瀏覽器不支援
chrome 使用chrome瀏覽器,輕鬆學英文。

如有任何問題,歡迎聯絡我們

下載App 希平方
攻其不背
App 開放下載中
下載App 希平方
攻其不背
App 開放下載中
免費註冊
! 這組帳號已經註冊過了
Email 帳號
密碼請填入 6 位數以上密碼
已經有帳號了?
忘記密碼
! 這組帳號已經註冊過了
您的 Email
請輸入您註冊時填寫的 Email,
我們將會寄送設定新密碼的連結給您。
寄信了!請到信箱打開密碼連結信
密碼信已寄至
沒有收到信嗎? 點這裡重寄一次
如果您尚未收到信,請前往垃圾郵件查看,謝謝!

恭喜您註冊成功!

查看會員功能

註冊未完成

《HOPE English 希平方》服務條款關於個人資料收集與使用之規定

隱私權政策
上次更新日期:2014-12-30

希平方 為一英文學習平台,我們每天固定上傳優質且豐富的影片內容,讓您不但能以有趣的方式學習英文,還能增加內涵,豐富知識。我們非常注重您的隱私,以下說明為當您使用我們平台時,我們如何收集、使用、揭露、轉移及儲存你的資料。請您花一些時間熟讀我們的隱私權做法,我們歡迎您的任何疑問或意見,提供我們將產品、服務、內容、廣告做得更好。

本政策涵蓋的內容包括:希平方 如何處理蒐集或收到的個人資料。
本隱私權保護政策只適用於: 希平方 平台,不適用於非 希平方 平台所有或控制的公司,也不適用於非 希平方 僱用或管理之人。

個人資料的收集與使用
當您註冊 希平方 平台時,我們會詢問您姓名、電子郵件、出生日期、職位、行業及個人興趣等資料。在您註冊完 希平方 帳號並登入我們的服務後,我們就能辨認您的身分,讓您使用更完整的服務,或參加相關宣傳、優惠及贈獎活動。希平方 也可能從商業夥伴或其他公司處取得您的個人資料,並將這些資料與 希平方 所擁有的您的個人資料相結合。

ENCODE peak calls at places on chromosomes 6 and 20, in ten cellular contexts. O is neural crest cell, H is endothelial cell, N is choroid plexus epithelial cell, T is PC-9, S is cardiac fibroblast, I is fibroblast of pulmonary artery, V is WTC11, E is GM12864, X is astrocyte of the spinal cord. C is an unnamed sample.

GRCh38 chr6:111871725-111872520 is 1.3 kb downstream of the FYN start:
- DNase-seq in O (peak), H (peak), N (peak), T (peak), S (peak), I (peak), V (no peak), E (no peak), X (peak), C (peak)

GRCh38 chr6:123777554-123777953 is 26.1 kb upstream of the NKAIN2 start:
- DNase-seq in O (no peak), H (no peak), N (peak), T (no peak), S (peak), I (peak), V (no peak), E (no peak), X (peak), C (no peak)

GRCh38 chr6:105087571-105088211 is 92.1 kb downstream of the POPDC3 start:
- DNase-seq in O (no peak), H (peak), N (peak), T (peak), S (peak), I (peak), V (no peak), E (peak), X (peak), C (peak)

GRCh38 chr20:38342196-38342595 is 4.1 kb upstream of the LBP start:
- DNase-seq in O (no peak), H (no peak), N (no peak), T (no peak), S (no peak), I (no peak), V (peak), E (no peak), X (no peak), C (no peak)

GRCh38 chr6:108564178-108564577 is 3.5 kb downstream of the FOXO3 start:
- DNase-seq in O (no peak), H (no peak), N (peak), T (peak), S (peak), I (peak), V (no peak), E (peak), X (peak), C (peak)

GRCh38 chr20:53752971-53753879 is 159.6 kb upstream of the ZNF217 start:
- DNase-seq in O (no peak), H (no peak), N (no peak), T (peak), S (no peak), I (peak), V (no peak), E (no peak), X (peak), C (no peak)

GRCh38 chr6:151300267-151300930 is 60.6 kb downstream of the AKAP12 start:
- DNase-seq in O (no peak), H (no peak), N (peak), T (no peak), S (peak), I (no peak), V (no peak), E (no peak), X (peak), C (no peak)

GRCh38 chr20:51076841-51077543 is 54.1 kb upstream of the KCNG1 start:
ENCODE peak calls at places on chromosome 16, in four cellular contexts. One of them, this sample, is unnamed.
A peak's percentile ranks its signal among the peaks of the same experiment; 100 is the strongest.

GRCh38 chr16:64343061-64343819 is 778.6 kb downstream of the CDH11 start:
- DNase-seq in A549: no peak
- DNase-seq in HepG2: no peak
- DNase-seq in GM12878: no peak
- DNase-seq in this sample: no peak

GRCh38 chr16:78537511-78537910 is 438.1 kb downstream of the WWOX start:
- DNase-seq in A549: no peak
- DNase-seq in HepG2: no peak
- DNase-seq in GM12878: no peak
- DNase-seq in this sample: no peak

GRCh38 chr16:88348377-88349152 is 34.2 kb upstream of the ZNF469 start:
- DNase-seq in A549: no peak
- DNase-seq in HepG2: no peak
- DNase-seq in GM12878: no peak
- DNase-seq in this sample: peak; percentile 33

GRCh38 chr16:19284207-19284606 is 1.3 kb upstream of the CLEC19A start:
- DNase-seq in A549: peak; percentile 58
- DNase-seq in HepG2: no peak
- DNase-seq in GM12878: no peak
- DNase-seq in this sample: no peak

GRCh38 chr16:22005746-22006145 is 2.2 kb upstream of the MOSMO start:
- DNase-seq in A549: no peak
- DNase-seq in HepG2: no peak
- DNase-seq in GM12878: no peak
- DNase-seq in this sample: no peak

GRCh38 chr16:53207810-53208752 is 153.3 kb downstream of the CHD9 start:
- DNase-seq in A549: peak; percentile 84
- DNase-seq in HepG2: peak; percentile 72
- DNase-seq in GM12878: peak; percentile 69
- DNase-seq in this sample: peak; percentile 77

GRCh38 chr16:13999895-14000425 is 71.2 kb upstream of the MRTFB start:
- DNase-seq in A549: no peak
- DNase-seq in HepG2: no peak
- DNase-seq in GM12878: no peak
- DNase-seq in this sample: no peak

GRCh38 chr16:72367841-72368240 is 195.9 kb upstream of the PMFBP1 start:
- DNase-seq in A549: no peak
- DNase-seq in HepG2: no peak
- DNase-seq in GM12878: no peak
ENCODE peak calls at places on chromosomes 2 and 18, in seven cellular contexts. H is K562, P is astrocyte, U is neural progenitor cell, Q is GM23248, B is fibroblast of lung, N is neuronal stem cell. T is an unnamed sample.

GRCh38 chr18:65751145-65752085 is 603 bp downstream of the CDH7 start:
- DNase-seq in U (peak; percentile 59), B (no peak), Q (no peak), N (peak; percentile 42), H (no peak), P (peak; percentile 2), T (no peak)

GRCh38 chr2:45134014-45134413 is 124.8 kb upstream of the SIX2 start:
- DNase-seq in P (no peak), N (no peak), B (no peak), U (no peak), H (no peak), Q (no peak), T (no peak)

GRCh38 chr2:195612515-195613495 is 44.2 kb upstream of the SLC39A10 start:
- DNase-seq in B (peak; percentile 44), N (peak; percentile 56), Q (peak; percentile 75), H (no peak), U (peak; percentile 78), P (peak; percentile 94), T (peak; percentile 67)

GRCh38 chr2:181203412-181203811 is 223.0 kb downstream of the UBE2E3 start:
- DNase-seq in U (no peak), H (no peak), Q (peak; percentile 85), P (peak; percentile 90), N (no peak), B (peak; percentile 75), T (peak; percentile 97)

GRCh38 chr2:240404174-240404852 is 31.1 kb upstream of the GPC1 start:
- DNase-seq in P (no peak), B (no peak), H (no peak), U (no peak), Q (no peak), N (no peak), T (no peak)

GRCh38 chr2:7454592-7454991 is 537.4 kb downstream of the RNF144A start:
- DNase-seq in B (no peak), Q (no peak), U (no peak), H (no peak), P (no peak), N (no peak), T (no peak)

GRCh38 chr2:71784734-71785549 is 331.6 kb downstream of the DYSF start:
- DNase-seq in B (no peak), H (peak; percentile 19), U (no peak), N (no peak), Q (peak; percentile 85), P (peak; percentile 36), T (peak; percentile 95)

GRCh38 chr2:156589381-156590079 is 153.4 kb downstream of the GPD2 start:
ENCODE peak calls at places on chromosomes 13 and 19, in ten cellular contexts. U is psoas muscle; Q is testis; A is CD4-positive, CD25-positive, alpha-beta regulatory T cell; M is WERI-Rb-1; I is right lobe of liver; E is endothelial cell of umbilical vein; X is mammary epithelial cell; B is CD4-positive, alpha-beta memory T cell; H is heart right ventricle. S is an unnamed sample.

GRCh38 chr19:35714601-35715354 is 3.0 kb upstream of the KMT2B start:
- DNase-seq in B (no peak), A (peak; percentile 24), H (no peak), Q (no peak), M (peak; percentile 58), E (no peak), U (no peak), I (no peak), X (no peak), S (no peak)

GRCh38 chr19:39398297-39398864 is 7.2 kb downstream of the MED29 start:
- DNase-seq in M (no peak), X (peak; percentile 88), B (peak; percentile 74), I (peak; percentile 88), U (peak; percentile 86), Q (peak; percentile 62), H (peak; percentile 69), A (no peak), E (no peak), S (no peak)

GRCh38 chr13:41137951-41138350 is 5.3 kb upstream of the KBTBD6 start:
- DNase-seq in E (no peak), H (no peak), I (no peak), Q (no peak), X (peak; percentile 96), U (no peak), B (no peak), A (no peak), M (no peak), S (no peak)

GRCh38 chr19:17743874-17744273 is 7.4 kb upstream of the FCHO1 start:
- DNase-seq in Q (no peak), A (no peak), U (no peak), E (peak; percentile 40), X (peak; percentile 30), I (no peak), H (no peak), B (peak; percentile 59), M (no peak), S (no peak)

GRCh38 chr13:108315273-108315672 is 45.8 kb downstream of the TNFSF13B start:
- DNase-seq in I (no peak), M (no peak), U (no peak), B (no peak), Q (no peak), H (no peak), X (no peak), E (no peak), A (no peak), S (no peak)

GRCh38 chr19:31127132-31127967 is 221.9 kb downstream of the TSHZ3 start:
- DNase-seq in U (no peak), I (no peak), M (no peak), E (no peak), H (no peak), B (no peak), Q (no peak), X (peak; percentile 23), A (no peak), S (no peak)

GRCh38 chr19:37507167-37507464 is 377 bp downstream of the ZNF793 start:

我們所收集的個人資料, 將用於通知您有關 希平方 最新產品公告、軟體更新,以及即將發生的事件,也可用以協助改進我們的服務。

我們也可能使用個人資料為內部用途。例如:稽核、資料分析、研究等,以改進 希平方公司 產品、服務及客戶溝通。

瀏覽資料的收集與使用
希平方 自動接收並記錄您電腦和瀏覽器上的資料,包括 IP 位址、希平方 cookie 中的資料、軟體和硬體屬性以及您瀏覽的網頁紀錄。

隱私權政策修訂
我們會不定時修正與變更《隱私權政策》,不會在未經您明確同意的情況下,縮減本《隱私權政策》賦予您的權利。隱私權政策變更時一律會在本頁發佈;如果屬於重大變更,我們會提供更明顯的通知 (包括某些服務會以電子郵件通知隱私權政策的變更)。我們還會將本《隱私權政策》的舊版加以封存,方便您回顧。

服務條款
歡迎您加入看 ”希平方”
上次更新日期:2013-09-09

歡迎您加入看 ”希平方”
感謝您使用我們的產品和服務(以下簡稱「本服務」),本服務是由 希平方 所提供。
本服務條款訂立的目的,是為了保護會員以及所有使用者(以下稱會員)的權益,並構成會員與本服務提供者之間的契約,在使用者完成註冊手續前,應詳細閱讀本服務條款之全部條文,一旦您按下「註冊」按鈕,即表示您已知悉、並完全同意本服務條款的所有約定。如您是法律上之無行為能力人或限制行為能力人(如未滿二十歲之未成年人),則您在加入會員前,請將本服務條款交由您的法定代理人(如父母、輔助人或監護人)閱讀,並得到其同意,您才可註冊及使用 希平方 所提供之會員服務。當您開始使用 希平方 所提供之會員服務時,則表示您的法定代理人(如父母、輔助人或監護人)已經閱讀、了解並同意本服務條款。 我們可能會修改本條款或適用於本服務之任何額外條款,以(例如)反映法律之變更或本服務之變動。您應定期查閱本條款內容。這些條款如有修訂,我們會在本網頁發佈通知。變更不會回溯適用,並將於公布變更起十四天或更長時間後方始生效。不過,針對本服務新功能的變更,或基於法律理由而為之變更,將立即生效。如果您不同意本服務之修訂條款,則請停止使用該本服務。

第三人網站的連結 本服務或協力廠商可能會提供連結至其他網站或網路資源的連結。您可能會因此連結至其他業者經營的網站,但不表示希平方與該等業者有任何關係。其他業者經營的網站均由各該業者自行負責,不屬希平方控制及負責範圍之內。